The Federal Trade Commission received more than 2.1 million fraud reports from consumers in 2020. With fraudulent activity and identity theft reports on the rise, what are you doing to protect your personal information? Should you pay for a credit monitoring service or simply DIY?
One way to stay on top of fraudulent activity is by routinely observing your credit reports and scores. Vigilance pays off. For example, fraudsters can set up a credit card in your name and make purchases for themselves, and you may not find out until months or years later if you are not keeping watch! While it is possible for consumers to catch fraudulent transactions independently, many third-party companies now offer credit monitoring services.
What Are Credit Monitoring Services?
You’ve likely seen ads and commercials for several different credit monitoring companies. Even the three credit bureaus – Experian, Equifax, and Transunion – offer their version of monitoring. Credit monitoring is similar to a home security system, alerting homeowners of suspicious movements or intruders on their property. A credit monitoring service similarly notifies consumers of suspected fraudulent activity on their credit reports.
Types of fraudulent activities include:
- New accounts or lines of credit opened in the consumer’s name.
- Line of credit balance changes.
- Name and address changes.
- Personal information found on the dark web.
Credit monitoring solutions vary in pricing, ranging from complimentary services up to $40 per month. Some services also offer identity theft insurance protection if you end up losing money as a result.
Important Caveats to Credit Monitoring Services
While credit monitoring services generally have a great reputation, it is important to understand some of the limitations involved. Consumers should be aware that enlisting the help of a monitoring service by a third party will not prevent fraud from occurring. Similarly, if fraud does occur, it’s the responsibility of the consumer to take steps to alert the relevant institutions and correct the situation. The main service provided by credit monitoring companies is purely alerting a consumer that suspicious activity and fraud have occurred.
The caveats listed are not to say monitoring services aren’t valuable. They certainly can be! If you are not willing to check your credit report and scores on a routine basis, then enlisting the help of a reputable company could be a great option. As always, you’ll want to make sure you read the fine print of any service you are signing up for. Make sure the service provides monitoring of credit reports at all three bureaus, not just one or two!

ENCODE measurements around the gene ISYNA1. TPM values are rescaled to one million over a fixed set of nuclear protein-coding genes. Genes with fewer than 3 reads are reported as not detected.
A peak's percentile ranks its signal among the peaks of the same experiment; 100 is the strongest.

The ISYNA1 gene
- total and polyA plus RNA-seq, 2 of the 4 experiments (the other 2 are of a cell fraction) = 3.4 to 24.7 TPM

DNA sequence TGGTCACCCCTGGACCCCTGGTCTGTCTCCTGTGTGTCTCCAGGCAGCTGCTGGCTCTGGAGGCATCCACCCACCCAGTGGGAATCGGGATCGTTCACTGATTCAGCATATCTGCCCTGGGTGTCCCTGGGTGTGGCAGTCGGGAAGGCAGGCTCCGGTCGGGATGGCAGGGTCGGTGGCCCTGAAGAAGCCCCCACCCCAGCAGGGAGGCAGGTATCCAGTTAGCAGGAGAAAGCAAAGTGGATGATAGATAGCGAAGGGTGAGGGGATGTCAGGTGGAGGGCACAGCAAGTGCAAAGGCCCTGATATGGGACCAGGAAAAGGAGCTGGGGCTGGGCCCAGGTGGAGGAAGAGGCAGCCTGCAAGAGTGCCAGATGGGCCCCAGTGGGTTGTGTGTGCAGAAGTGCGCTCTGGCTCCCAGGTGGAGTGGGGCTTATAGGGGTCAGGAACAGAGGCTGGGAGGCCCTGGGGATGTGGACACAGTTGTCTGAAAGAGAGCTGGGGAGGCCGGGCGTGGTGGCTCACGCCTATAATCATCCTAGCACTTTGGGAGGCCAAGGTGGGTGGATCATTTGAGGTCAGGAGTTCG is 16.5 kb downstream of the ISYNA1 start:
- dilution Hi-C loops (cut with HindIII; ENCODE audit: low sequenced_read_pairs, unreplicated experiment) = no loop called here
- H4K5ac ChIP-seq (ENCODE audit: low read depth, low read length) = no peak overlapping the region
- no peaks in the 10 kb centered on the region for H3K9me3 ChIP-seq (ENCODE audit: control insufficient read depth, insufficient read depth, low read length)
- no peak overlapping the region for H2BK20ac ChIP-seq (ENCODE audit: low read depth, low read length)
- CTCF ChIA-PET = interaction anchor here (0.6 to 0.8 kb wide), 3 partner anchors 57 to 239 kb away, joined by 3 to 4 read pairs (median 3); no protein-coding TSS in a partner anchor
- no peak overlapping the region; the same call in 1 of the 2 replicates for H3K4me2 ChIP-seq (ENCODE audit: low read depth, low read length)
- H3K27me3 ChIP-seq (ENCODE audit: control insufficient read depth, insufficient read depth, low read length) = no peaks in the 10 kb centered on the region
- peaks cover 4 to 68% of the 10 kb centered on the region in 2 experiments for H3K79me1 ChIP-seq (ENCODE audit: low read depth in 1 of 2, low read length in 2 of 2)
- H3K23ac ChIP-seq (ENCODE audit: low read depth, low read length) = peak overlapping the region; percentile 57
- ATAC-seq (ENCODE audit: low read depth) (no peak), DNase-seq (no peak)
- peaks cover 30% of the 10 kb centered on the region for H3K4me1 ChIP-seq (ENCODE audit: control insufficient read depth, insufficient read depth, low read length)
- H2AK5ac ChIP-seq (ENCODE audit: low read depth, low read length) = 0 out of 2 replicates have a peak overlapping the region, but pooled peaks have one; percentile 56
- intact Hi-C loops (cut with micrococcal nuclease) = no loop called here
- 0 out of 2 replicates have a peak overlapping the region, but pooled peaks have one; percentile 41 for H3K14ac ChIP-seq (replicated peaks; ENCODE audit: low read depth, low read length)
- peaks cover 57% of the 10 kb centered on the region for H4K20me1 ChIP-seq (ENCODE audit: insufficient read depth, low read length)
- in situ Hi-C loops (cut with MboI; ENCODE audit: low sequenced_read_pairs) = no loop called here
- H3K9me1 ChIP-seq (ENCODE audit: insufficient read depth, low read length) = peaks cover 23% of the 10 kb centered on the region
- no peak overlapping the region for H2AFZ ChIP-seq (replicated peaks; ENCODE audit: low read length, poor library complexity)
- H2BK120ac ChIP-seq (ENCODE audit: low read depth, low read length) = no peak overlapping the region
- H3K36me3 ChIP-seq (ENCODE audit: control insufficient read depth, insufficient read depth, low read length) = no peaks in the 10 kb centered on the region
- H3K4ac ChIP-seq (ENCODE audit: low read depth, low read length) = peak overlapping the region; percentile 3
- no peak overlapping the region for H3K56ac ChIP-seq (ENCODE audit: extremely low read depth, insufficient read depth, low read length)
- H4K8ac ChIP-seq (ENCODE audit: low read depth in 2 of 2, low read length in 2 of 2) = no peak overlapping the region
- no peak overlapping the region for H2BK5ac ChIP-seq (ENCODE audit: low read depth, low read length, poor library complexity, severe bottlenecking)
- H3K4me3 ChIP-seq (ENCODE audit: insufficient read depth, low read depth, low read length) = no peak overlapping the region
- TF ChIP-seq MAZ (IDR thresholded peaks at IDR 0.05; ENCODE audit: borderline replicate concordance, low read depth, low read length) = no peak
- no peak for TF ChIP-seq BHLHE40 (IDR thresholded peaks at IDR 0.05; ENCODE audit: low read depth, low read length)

DIY Credit Monitoring
Consumers can monitor their credit, often at a low cost or for free. Reviewing your credit reports (you get one free report per year from each of the three agencies at www.annualcreditreport.com) along with monitoring your credit score and reviewing credit card and bank account transactions regularly are ways consumers can monitor for themselves. In addition, setting up automatic alerts for when personal information is changed or transactions are made is a simple, easy, and free way to keep watch of bank accounts and credit cards.
Aside from reviewing your credit reports and accounts regularly, one of the best preventative measures you can take against identity theft is freezing your credit. If you freeze your credit, no one can open an account or line of credit in your name (including you). To freeze your credit, you’ll need to contact each of the three credit bureaus online or by phone, provide them with some personal information to confirm your identity, and confirm you would like to install a credit freeze. Be sure to store your password or PIN for each credit bureau because you will need this information in order to unfreeze your credit if you want to open a new account or apply for a loan.
Other easy ways to protect personal information include:
- Practice caution when sharing personal information online.
- Create complex passwords and store them in encrypted software.
- Establish multi-factor authentication and verbal passwords for accounts when available.
- Use a designated device to access your online financial accounts.
- Shred documents with personal or financial information.
- Establish your my Social Security account online.
Protecting your financial information is extremely important. Credit monitoring companies provide useful services if you want to outsource the task. However, if you’re more of the hands-on type, be sure to freeze your credit or pull your free reports.
Abby VanDerHeyden is a Wealth Advisor with Bedel Financial Consulting, Inc., a wealth management firm located in Indianapolis. For more information, visit their website at www.bedelfinancial.com or email Abby at AVanDerHeyden@bedelfinancial.com.